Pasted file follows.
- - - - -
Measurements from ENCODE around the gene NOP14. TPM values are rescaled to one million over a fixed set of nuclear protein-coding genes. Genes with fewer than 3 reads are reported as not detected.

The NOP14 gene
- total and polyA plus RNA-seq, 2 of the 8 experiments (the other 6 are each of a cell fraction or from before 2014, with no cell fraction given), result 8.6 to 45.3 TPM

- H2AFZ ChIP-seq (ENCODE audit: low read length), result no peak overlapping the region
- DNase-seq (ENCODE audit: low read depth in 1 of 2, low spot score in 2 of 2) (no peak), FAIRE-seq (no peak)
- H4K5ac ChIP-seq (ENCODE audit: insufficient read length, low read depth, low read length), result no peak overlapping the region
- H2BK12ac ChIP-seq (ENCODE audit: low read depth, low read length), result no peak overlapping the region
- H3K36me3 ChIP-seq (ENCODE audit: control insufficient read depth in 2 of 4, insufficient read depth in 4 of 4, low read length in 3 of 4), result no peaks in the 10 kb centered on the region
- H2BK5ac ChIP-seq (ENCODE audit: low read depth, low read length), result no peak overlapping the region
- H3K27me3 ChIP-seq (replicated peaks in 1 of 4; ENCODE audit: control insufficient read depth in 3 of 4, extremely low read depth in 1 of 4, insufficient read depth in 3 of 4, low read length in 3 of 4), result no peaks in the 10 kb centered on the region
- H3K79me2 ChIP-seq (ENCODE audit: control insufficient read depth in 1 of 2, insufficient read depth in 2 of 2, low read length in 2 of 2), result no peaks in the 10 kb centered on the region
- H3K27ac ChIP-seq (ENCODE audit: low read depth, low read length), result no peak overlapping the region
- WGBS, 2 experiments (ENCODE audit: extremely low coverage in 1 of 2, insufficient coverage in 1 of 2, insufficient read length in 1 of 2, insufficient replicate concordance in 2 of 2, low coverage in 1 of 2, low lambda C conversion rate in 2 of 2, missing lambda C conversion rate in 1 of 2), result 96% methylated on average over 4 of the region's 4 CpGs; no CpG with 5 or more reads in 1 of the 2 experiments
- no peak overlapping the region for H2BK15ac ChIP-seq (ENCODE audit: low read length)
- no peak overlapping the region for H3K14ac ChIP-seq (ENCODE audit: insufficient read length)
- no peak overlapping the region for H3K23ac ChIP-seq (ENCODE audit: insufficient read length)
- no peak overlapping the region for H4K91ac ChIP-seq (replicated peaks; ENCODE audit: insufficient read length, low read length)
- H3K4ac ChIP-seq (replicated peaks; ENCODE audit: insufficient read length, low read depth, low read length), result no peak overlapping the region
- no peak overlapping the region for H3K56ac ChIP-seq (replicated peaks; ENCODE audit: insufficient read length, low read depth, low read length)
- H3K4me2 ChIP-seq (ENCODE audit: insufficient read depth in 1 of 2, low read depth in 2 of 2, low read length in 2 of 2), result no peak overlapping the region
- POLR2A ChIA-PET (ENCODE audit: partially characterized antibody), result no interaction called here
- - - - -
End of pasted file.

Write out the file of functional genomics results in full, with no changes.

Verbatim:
Measurements from ENCODE around the gene NOP14. TPM values are rescaled to one million over a fixed set of nuclear protein-coding genes. Genes with fewer than 3 reads are reported as not detected.

The NOP14 gene
- total and polyA plus RNA-seq, 2 of the 8 experiments (the other 6 are each of a cell fraction or from before 2014, with no cell fraction given), result 8.6 to 45.3 TPM

- H2AFZ ChIP-seq (ENCODE audit: low read length), result no peak overlapping the region
- DNase-seq (ENCODE audit: low read depth in 1 of 2, low spot score in 2 of 2) (no peak), FAIRE-seq (no peak)
- H4K5ac ChIP-seq (ENCODE audit: insufficient read length, low read depth, low read length), result no peak overlapping the region
- H2BK12ac ChIP-seq (ENCODE audit: low read depth, low read length), result no peak overlapping the region
- H3K36me3 ChIP-seq (ENCODE audit: control insufficient read depth in 2 of 4, insufficient read depth in 4 of 4, low read length in 3 of 4), result no peaks in the 10 kb centered on the region
- H2BK5ac ChIP-seq (ENCODE audit: low read depth, low read length), result no peak overlapping the region
- H3K27me3 ChIP-seq (replicated peaks in 1 of 4; ENCODE audit: control insufficient read depth in 3 of 4, extremely low read depth in 1 of 4, insufficient read depth in 3 of 4, low read length in 3 of 4), result no peaks in the 10 kb centered on the region
- H3K79me2 ChIP-seq (ENCODE audit: control insufficient read depth in 1 of 2, insufficient read depth in 2 of 2, low read length in 2 of 2), result no peaks in the 10 kb centered on the region
- H3K27ac ChIP-seq (ENCODE audit: low read depth, low read length), result no peak overlapping the region
- WGBS, 2 experiments (ENCODE audit: extremely low coverage in 1 of 2, insufficient coverage in 1 of 2, insufficient read length in 1 of 2, insufficient replicate concordance in 2 of 2, low coverage in 1 of 2, low lambda C conversion rate in 2 of 2, missing lambda C conversion rate in 1 of 2), result 96% methylated on average over 4 of the region's 4 CpGs; no CpG with 5 or more reads in 1 of the 2 experiments
- no peak overlapping the region for H2BK15ac ChIP-seq (ENCODE audit: low read length)
- no peak overlapping the region for H3K14ac ChIP-seq (ENCODE audit: insufficient read length)
- no peak overlapping the region for H3K23ac ChIP-seq (ENCODE audit: insufficient read length)
- no peak overlapping the region for H4K91ac ChIP-seq (replicated peaks; ENCODE audit: insufficient read length, low read length)
- H3K4ac ChIP-seq (replicated peaks; ENCODE audit: insufficient read length, low read depth, low read length), result no peak overlapping the region
- no peak overlapping the region for H3K56ac ChIP-seq (replicated peaks; ENCODE audit: insufficient read length, low read depth, low read length)
- H3K4me2 ChIP-seq (ENCODE audit: insufficient read depth in 1 of 2, low read depth in 2 of 2, low read length in 2 of 2), result no peak overlapping the region
- POLR2A ChIA-PET (ENCODE audit: partially characterized antibody), result no interaction called here